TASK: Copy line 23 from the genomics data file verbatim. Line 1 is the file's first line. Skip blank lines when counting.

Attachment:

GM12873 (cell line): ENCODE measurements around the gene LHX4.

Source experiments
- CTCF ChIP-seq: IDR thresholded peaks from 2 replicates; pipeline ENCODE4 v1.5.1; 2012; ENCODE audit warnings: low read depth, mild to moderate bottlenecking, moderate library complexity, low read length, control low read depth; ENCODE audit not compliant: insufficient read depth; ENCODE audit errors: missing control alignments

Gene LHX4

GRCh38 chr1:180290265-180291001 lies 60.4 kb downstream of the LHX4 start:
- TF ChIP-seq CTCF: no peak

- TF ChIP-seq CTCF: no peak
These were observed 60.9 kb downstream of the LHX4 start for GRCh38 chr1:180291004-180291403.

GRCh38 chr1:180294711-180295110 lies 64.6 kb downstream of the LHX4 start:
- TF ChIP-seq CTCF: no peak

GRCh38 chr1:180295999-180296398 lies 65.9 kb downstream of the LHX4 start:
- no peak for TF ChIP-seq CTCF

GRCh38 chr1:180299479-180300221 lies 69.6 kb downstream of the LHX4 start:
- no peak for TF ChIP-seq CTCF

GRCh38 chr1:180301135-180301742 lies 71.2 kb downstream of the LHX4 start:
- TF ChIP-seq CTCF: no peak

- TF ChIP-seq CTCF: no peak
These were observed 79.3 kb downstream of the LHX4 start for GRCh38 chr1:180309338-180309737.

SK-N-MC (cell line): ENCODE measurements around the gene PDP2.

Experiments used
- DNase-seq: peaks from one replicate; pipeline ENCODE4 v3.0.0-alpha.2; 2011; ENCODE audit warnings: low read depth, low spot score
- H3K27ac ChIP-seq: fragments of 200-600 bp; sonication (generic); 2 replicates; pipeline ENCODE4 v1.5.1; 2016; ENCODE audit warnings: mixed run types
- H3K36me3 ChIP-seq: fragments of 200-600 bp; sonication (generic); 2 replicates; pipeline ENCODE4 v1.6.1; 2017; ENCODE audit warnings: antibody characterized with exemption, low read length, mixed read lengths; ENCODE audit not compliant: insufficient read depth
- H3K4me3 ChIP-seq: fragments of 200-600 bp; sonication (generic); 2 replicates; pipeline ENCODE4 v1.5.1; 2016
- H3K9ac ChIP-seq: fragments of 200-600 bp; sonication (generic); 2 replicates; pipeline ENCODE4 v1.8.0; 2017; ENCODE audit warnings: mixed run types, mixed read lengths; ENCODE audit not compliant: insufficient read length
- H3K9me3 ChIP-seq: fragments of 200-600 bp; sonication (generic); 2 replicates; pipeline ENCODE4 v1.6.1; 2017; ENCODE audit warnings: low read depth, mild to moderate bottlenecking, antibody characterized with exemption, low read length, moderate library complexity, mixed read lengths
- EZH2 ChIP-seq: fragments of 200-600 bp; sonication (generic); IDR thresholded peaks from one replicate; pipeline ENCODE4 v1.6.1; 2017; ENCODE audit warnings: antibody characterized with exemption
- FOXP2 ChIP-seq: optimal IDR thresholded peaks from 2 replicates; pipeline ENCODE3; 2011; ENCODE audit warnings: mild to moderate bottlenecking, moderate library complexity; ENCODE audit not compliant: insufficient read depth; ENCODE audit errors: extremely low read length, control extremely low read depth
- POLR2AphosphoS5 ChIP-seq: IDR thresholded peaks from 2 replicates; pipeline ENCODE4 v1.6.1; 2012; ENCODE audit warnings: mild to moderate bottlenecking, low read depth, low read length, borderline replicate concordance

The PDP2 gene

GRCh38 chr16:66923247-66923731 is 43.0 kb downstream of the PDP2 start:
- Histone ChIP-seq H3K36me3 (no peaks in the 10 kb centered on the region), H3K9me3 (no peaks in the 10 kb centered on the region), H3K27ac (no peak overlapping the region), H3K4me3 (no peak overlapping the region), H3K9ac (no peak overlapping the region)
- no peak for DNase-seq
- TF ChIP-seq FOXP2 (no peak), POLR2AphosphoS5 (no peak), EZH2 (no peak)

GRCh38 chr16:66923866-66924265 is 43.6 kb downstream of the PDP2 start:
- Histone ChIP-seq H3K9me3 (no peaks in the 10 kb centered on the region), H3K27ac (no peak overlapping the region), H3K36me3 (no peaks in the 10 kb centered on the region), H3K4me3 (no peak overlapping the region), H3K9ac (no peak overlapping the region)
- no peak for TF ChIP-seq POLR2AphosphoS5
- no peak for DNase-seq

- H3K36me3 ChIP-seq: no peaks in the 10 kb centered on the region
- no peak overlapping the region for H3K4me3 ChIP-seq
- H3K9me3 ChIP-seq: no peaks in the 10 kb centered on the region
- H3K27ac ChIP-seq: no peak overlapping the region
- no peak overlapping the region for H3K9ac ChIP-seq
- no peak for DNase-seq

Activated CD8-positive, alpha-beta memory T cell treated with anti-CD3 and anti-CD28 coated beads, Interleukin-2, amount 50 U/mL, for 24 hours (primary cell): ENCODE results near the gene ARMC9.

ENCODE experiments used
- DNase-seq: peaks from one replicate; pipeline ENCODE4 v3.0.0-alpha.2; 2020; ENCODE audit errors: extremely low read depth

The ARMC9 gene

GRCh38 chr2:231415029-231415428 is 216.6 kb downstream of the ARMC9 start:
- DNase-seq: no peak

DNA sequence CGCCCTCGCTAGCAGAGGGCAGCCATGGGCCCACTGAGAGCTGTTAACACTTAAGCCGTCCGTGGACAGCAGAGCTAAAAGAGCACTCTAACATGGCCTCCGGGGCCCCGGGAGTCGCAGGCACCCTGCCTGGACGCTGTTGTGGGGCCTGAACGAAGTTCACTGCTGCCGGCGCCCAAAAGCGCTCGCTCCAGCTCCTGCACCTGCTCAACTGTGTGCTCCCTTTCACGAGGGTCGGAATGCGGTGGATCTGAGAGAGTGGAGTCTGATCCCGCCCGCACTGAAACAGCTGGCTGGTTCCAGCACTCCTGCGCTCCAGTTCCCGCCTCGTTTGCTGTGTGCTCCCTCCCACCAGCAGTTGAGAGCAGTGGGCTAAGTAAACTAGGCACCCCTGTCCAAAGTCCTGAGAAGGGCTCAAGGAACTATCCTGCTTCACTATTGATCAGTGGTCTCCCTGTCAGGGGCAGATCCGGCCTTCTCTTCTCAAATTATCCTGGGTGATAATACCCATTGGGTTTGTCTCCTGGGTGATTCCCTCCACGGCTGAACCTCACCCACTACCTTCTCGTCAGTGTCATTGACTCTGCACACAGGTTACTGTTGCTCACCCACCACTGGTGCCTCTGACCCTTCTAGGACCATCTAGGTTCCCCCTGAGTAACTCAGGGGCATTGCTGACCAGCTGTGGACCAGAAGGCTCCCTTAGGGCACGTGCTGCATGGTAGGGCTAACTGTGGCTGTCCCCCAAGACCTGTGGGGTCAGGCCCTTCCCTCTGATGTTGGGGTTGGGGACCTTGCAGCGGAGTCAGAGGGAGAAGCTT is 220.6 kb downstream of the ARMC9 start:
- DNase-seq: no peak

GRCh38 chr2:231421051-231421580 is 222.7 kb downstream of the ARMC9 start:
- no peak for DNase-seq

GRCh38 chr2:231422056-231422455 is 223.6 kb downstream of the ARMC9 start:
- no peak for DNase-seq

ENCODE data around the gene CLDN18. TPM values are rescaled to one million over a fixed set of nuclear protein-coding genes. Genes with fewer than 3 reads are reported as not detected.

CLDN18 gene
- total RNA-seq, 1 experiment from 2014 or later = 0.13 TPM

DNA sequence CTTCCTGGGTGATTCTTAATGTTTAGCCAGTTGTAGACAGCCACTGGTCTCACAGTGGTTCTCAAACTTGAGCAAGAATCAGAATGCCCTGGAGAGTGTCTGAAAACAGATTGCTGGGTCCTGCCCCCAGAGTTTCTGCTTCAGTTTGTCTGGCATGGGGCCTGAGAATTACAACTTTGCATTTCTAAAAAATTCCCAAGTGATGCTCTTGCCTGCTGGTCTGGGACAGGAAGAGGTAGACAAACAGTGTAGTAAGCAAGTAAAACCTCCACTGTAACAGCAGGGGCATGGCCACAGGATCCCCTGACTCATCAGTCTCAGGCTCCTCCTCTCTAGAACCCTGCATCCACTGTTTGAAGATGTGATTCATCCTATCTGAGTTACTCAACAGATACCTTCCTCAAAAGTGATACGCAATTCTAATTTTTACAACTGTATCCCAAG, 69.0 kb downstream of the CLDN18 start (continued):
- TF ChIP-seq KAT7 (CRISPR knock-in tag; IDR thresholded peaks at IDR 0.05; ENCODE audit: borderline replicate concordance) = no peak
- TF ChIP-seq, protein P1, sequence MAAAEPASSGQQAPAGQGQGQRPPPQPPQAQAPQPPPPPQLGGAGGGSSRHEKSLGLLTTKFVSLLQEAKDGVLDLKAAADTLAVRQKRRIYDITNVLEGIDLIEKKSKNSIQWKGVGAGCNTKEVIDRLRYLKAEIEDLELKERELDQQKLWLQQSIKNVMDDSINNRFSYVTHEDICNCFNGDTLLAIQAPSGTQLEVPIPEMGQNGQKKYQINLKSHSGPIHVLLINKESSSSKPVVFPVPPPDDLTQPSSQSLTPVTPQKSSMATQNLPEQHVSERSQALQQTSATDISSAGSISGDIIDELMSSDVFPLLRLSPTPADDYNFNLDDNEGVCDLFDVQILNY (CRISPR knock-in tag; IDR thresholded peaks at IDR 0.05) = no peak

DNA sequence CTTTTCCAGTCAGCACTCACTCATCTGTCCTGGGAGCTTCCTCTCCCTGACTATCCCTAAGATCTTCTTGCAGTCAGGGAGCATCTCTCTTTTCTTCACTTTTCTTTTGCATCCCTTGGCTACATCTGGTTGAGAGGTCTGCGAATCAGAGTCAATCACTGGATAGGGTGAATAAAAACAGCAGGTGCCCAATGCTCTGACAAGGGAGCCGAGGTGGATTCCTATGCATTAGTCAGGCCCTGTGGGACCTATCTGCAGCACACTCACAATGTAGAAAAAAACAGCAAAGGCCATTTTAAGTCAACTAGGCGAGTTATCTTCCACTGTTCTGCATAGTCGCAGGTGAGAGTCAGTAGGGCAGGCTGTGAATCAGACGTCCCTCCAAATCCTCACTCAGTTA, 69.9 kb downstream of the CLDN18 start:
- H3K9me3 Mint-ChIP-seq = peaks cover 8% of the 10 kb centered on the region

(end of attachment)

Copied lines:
- H3K36me3 ChIP-seq: fragments of 200-600 bp; sonication (generic); 2 replicates; pipeline ENCODE4 v1.6.1; 2017; ENCODE audit warnings: antibody characterized with exemption, low read length, mixed read lengths; ENCODE audit not compliant: insufficient read depth